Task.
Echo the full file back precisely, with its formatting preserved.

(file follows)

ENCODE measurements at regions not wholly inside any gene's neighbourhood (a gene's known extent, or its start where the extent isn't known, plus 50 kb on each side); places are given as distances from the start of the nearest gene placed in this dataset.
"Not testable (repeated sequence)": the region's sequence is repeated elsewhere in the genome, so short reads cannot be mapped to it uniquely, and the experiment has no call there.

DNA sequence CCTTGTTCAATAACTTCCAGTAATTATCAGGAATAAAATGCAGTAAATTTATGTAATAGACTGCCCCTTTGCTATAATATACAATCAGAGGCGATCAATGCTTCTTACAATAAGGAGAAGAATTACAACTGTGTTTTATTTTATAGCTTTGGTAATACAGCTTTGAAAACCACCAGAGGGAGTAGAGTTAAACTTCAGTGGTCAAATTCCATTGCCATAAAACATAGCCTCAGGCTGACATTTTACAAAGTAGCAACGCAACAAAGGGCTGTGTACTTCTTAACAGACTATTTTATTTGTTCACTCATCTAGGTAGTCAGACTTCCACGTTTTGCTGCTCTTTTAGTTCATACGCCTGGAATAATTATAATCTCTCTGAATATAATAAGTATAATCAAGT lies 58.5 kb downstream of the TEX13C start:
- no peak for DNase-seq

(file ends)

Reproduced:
ENCODE measurements at regions not wholly inside any gene's neighbourhood (a gene's known extent, or its start where the extent isn't known, plus 50 kb on each side); places are given as distances from the start of the nearest gene placed in this dataset.
"Not testable (repeated sequence)": the region's sequence is repeated elsewhere in the genome, so short reads cannot be mapped to it uniquely, and the experiment has no call there.

DNA sequence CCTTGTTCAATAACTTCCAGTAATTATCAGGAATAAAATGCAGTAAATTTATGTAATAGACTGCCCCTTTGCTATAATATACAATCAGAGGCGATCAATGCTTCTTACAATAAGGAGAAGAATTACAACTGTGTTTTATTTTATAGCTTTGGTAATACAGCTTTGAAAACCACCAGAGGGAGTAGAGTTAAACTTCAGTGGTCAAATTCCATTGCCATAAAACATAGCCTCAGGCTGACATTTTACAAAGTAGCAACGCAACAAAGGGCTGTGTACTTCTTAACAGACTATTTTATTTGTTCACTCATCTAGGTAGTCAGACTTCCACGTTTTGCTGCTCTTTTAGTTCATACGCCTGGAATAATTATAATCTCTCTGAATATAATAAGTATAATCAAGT lies 58.5 kb downstream of the TEX13C start:
- no peak for DNase-seq